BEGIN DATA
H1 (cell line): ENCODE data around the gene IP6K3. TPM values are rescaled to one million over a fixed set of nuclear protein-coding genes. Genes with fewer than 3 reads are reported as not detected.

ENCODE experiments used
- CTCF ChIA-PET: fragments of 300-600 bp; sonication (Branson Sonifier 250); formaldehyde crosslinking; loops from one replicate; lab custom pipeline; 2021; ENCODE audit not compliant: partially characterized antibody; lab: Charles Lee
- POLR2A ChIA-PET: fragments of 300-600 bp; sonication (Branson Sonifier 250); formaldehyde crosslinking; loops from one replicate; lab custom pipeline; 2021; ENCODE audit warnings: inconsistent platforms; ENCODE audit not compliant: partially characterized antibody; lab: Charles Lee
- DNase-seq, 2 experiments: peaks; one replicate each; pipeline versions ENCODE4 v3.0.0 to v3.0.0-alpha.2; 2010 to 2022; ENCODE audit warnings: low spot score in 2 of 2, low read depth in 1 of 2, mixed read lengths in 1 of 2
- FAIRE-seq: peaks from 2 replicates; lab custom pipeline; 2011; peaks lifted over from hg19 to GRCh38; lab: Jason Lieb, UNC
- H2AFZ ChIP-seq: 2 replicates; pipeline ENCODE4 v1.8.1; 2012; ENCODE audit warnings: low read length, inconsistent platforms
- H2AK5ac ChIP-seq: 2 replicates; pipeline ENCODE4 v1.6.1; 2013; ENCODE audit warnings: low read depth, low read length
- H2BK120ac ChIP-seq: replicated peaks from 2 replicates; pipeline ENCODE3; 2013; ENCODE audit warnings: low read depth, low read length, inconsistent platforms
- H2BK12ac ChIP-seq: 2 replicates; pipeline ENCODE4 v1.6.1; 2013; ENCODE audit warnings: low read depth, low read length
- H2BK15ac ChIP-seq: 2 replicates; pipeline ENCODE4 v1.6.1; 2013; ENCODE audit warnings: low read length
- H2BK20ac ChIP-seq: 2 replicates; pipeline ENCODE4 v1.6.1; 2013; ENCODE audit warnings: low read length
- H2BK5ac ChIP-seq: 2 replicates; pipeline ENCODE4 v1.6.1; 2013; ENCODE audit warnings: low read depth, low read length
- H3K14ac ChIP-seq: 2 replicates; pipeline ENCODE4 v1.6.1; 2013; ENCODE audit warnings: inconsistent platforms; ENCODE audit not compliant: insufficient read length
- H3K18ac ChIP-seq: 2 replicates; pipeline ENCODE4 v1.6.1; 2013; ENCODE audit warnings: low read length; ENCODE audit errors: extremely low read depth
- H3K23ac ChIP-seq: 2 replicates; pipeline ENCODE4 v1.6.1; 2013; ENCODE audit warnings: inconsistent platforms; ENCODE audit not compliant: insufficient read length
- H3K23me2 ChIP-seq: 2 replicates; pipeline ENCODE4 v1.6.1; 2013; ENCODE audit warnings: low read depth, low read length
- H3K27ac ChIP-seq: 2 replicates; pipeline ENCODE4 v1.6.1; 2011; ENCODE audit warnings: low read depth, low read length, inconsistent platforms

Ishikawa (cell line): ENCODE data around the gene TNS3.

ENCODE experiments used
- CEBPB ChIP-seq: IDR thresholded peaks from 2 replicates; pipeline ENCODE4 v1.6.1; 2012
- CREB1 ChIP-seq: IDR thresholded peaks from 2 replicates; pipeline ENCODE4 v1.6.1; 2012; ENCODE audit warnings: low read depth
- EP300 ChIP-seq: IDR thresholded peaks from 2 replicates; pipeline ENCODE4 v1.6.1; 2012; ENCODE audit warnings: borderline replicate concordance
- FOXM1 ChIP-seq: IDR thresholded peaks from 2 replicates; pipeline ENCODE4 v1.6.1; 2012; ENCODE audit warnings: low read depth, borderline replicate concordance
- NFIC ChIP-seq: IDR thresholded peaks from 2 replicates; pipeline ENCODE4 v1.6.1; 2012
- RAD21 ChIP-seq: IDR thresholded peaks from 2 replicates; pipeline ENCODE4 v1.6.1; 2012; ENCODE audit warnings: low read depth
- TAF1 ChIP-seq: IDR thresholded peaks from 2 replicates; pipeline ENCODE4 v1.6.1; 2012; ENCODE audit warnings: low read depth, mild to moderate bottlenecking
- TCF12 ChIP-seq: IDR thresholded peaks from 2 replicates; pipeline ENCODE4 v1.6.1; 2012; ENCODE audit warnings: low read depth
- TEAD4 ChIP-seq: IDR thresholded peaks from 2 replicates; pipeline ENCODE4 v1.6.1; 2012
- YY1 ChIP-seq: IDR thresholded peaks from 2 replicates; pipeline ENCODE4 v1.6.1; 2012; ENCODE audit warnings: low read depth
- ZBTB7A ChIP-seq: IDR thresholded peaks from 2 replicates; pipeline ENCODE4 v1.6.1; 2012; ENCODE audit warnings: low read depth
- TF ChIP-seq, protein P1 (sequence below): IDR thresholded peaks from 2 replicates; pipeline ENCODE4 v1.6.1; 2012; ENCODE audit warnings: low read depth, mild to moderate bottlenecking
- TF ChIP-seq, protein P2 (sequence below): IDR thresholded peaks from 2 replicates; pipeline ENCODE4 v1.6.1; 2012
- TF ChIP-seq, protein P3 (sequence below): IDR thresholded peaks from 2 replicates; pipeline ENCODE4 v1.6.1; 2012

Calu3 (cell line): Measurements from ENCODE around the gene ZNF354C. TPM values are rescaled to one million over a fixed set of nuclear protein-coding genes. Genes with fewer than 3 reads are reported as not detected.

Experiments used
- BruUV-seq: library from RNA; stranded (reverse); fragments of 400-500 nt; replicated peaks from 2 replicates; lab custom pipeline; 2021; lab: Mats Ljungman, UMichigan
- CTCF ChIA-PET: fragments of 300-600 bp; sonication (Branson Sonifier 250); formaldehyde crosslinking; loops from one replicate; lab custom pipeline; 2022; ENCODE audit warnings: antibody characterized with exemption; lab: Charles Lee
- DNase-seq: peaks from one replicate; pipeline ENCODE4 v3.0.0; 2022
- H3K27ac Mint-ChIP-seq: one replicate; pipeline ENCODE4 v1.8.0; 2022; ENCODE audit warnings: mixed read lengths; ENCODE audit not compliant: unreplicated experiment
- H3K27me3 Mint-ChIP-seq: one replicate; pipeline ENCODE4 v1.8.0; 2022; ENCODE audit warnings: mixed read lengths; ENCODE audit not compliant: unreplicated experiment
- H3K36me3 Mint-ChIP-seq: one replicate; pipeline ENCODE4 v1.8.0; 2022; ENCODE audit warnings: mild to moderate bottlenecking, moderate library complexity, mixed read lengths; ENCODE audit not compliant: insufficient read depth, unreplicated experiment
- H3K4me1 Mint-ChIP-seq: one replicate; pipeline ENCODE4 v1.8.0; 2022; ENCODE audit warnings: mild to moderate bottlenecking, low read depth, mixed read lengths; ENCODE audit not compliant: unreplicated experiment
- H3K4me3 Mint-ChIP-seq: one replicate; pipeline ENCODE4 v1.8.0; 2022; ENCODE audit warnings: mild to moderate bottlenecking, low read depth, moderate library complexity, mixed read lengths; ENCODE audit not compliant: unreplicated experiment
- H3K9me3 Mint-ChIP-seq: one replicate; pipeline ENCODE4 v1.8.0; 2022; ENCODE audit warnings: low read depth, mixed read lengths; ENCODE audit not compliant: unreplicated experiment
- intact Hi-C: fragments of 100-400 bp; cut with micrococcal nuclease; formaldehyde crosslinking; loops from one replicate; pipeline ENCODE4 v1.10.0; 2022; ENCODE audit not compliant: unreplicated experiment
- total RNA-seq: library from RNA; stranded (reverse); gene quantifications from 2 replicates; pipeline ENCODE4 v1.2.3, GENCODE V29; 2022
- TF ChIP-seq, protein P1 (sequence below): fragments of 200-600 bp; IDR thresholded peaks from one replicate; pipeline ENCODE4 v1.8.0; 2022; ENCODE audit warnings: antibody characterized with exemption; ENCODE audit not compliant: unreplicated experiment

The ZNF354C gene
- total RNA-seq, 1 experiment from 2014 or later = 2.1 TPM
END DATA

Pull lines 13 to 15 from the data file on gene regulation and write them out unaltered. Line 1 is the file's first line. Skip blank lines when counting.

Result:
- H2BK5ac ChIP-seq: 2 replicates; pipeline ENCODE4 v1.6.1; 2013; ENCODE audit warnings: low read depth, low read length
- H3K14ac ChIP-seq: 2 replicates; pipeline ENCODE4 v1.6.1; 2013; ENCODE audit warnings: inconsistent platforms; ENCODE audit not compliant: insufficient read length
- H3K18ac ChIP-seq: 2 replicates; pipeline ENCODE4 v1.6.1; 2013; ENCODE audit warnings: low read length; ENCODE audit errors: extremely low read depth